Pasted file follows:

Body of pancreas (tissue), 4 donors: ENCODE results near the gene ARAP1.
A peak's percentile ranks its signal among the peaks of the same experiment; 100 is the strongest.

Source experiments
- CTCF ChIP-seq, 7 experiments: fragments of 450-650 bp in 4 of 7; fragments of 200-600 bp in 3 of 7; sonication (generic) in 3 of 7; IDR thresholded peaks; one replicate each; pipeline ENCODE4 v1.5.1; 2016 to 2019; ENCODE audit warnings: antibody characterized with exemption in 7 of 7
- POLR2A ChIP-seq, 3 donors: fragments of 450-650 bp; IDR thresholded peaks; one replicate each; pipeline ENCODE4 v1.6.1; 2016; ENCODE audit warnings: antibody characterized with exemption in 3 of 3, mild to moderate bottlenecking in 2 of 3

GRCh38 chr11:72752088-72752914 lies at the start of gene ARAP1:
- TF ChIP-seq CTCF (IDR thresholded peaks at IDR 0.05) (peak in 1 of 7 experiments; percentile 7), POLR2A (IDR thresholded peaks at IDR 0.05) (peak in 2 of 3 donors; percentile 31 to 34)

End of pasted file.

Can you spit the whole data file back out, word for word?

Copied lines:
Body of pancreas (tissue), 4 donors: ENCODE results near the gene ARAP1.
A peak's percentile ranks its signal among the peaks of the same experiment; 100 is the strongest.

Source experiments
- CTCF ChIP-seq, 7 experiments: fragments of 450-650 bp in 4 of 7; fragments of 200-600 bp in 3 of 7; sonication (generic) in 3 of 7; IDR thresholded peaks; one replicate each; pipeline ENCODE4 v1.5.1; 2016 to 2019; ENCODE audit warnings: antibody characterized with exemption in 7 of 7
- POLR2A ChIP-seq, 3 donors: fragments of 450-650 bp; IDR thresholded peaks; one replicate each; pipeline ENCODE4 v1.6.1; 2016; ENCODE audit warnings: antibody characterized with exemption in 3 of 3, mild to moderate bottlenecking in 2 of 3

GRCh38 chr11:72752088-72752914 lies at the start of gene ARAP1:
- TF ChIP-seq CTCF (IDR thresholded peaks at IDR 0.05) (peak in 1 of 7 experiments; percentile 7), POLR2A (IDR thresholded peaks at IDR 0.05) (peak in 2 of 3 donors; percentile 31 to 34)